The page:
Zebrawood is one of the most popular exports from central Africa and is known for its appearance first.
However, it is also one of the hardest hardwoods on this list. Its Janka rating is a whopping 1830. It has an interlocked gain but can also be wavy, and it has a coarse texture that peeps through stain and paint.
|Pros of Zebrano||Cons of Zebrano|
|A very distinct pattern that is hard to miss||Narrows down the market to the few who like its appearance|
|It is a very strong wood that resists wear and tear||It is hard to source because it is grown in Africa|
Not all desks are meant to be sturdy and capable of bearing heavy loads. Some desks are much better valued because they are easier to move. Often, these desks are constructed with light non-ferrous metals and have a pinewood desktop.
Even a desk made entirely out of pinewood is very easy to move. Aside from being lightweight, pinewood’s other desirable properties include its rustic appearance and ring-porous look. Above all, it is a straight-grained wood that is easy to work with.
|Pros of Pinewood||Cons of Pinewood|
|It is not very costly||It can incur wear and tear even with normal use|
|It is easy to work with||It is limited to only medium-weight setups|
|It is light on the environment and in its actual form||It is hard to select high-quality lumber from pine|
Bamboo might be a surprising entry in this list because it is technically not wood. It is grass that is practically the same as wood. It might seem weak because a stalk of bamboo is easier to bend than the trunk of even a softwood tree. But if you compare bamboo and wood on a board-for-board basis, it wins against Oak and Ashwood.
Its Janka hardness is 1200 on the low end and 1400 on the higher side. What does this mean for desk-making? Bamboo can be acquired more cheaply and can bear more weight than some north-American hardwoods. It is an economical choice for budget desks and will sell quickly in a demography that doesn’t care for wood types. There is no wood-like grain on bamboo, and its texture is relatively uniform.
|Pros of Bamboo||Cons of Bamboo|
|It is quite strong and highly durable||It shrinks and swells with ease|
|It is hard to break with the weight||It is easy to scratch|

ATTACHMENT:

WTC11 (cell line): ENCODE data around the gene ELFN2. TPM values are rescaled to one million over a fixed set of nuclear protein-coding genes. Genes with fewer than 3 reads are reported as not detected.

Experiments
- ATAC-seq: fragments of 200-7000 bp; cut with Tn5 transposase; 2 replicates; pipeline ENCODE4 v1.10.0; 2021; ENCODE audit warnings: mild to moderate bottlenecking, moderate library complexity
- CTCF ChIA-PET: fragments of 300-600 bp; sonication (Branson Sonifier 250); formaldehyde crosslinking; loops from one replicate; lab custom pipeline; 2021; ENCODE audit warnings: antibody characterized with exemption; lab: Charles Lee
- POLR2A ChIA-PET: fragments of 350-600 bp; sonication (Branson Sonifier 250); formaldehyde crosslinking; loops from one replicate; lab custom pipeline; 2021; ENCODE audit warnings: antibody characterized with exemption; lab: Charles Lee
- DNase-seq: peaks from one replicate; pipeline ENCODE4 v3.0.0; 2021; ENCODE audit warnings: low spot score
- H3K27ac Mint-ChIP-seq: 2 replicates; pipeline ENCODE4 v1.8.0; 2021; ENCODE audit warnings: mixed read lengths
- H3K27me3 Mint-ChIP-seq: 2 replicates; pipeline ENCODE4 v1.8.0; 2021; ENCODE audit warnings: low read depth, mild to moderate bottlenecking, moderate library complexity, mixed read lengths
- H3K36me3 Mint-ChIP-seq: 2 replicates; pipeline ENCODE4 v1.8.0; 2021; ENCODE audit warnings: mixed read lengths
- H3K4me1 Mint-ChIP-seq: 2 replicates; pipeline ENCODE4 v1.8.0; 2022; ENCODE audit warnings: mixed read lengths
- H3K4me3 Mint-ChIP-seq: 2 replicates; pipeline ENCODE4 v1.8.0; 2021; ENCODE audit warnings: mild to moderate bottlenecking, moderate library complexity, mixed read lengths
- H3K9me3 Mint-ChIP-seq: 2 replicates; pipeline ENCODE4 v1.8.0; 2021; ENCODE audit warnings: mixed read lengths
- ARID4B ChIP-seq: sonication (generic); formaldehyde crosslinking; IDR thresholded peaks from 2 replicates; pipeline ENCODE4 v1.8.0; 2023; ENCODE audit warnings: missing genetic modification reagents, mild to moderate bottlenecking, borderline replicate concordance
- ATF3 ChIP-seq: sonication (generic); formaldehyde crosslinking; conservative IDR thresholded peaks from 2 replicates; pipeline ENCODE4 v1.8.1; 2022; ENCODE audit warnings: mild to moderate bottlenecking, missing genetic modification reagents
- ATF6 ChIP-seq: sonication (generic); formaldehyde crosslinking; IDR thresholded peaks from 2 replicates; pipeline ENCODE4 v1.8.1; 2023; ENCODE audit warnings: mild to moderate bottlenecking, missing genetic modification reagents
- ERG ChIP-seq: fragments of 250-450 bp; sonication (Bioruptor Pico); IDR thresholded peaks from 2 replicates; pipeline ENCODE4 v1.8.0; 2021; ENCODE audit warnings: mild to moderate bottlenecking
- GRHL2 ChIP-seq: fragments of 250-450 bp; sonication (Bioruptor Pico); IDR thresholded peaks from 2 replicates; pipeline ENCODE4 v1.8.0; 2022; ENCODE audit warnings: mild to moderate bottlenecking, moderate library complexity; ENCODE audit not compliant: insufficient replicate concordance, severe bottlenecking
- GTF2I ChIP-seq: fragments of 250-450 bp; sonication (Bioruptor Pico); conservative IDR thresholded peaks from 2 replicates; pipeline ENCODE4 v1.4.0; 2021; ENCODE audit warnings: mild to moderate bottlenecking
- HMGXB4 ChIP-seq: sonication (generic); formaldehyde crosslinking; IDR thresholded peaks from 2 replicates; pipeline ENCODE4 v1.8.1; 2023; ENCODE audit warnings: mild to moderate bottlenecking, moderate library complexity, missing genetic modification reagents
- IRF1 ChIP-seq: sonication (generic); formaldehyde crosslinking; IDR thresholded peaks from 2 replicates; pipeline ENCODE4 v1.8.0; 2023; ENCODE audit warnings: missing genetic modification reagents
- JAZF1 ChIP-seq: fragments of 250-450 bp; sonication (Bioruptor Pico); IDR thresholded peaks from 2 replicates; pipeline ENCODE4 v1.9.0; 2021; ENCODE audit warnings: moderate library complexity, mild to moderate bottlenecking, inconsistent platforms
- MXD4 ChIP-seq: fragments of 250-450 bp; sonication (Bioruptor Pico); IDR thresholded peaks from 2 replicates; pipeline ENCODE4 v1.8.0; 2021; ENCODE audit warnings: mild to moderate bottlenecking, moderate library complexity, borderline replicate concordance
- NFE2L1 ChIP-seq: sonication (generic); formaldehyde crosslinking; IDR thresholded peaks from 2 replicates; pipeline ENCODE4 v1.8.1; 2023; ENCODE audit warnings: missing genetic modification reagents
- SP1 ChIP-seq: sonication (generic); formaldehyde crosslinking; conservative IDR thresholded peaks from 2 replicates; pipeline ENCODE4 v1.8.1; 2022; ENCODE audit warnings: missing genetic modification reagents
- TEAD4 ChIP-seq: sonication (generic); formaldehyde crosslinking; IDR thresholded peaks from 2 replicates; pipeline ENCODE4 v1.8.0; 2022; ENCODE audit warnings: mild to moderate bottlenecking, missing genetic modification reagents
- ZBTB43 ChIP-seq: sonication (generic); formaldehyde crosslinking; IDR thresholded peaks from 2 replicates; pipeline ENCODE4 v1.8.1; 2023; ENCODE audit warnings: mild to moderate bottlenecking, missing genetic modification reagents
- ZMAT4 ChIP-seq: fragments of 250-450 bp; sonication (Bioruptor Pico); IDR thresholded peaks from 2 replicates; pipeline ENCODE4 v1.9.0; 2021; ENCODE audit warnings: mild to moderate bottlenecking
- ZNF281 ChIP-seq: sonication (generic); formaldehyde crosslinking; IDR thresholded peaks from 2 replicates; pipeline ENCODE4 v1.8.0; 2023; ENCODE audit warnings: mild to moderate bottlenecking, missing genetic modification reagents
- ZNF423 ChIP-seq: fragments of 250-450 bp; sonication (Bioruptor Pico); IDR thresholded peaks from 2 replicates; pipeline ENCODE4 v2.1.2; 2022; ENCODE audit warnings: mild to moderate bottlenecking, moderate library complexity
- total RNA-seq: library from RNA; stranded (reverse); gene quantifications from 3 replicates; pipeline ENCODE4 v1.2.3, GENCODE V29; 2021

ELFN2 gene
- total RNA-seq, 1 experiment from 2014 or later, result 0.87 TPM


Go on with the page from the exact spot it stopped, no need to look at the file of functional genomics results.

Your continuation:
|It is generally fire-resistant||It is technically not even wood|
Hickory is one of the more durable and luxurious woods on this list. It ranges from pale to deep cappuccino color and is often admired for its visual appeal and ability to resist scratches. That’s why it is often used in veneering. Hickory wood can be used for just the desktop or for the entire desk.
It is one of the hardest hardwoods, with a Janka rating of 1820! It might be harder to cut because of this, especially if you use hand tools more often than power tools. Hickory has straight grain for the most part with some level of waviness. The waves are often visible and are a part of the wood’s charm.
|Pros of Hickory||Cons of Hickory|
|Among the more prestigious lumber types||It is very expensive|
|It resists wear and tear||It can be too heavy to move or install|
The final word on this list and the second one of African origin besides Zebrano are African Blackwood. This wood is a close alternative to ebony, which is one of the most expensive woods in the world. African Blackwood has a deep black color which opens up plenty of doors for visual possibilities, including contrast and cohesion.
In other words, an African blackwood desk can fit in a white room as easily as it would in a room with plenty of black furniture. African blackwood has a straight grain, and its fine texture wouldn’t be visible, even if it were coarse, due to its non-reflective appearance.
|Pros of African Blackwood||Cons of African Blackwood|
|Rich dark appearance||Not everyone wants a black desk|
|It is very strong and can hold the weight of multiple PCs||It is pretty expensive and rare|
Desk wood FAQs
Which wood is best for the office desk?
Oak is the best wood for an office desk because it balances durability with economy and aesthetics. It is good-looking, can bear a load, and is considered a prestigious choice.
What is the best solid wood for a computer desk?
Ash wood is the best solid wood for a computer desk because it can hold up a computer and PC accessories without buckling, and it is not as expensive as other hardwoods.
What is a good material for a computer desk?
Maple, Ashwood, and Oakwood are all excellent materials for a computer desk. Ashwood can be used for broader desks because of its price. Maple and Oak can give your computed desk a touch of tradition.
How thick should a computer desk be?
A good computer desk is 1-inch thick, but the specificity of the desk thickness depends on the material. For instance, plywood desktops are often 0.7 mm thick at a minimum, while some solid wood desks are 1.25 inches thick.
Where to buy wood for the desk?
You can buy wood for a desk from Home Depot or your local lumber shop. Alternatively, you can shop desk wood online on stores like Amazon and even on Etsy.